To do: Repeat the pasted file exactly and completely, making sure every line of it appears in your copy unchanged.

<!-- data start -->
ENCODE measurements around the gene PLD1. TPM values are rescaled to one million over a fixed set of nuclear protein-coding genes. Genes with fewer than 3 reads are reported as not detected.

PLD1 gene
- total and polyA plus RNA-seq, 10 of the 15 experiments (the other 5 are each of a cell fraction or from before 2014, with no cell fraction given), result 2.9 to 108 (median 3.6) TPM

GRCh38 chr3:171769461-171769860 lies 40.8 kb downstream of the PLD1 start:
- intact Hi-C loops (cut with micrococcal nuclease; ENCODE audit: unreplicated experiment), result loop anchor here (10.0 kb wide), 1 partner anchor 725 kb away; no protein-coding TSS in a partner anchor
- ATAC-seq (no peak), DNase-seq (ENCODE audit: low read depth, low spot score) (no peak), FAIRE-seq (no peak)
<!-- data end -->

ENCODE measurements around the gene PLD1. TPM values are rescaled to one million over a fixed set of nuclear protein-coding genes. Genes with fewer than 3 reads are reported as not detected.

PLD1 gene
- total and polyA plus RNA-seq, 10 of the 15 experiments (the other 5 are each of a cell fraction or from before 2014, with no cell fraction given), result 2.9 to 108 (median 3.6) TPM

GRCh38 chr3:171769461-171769860 lies 40.8 kb downstream of the PLD1 start:
- intact Hi-C loops (cut with micrococcal nuclease; ENCODE audit: unreplicated experiment), result loop anchor here (10.0 kb wide), 1 partner anchor 725 kb away; no protein-coding TSS in a partner anchor
- ATAC-seq (no peak), DNase-seq (ENCODE audit: low read depth, low spot score) (no peak), FAIRE-seq (no peak)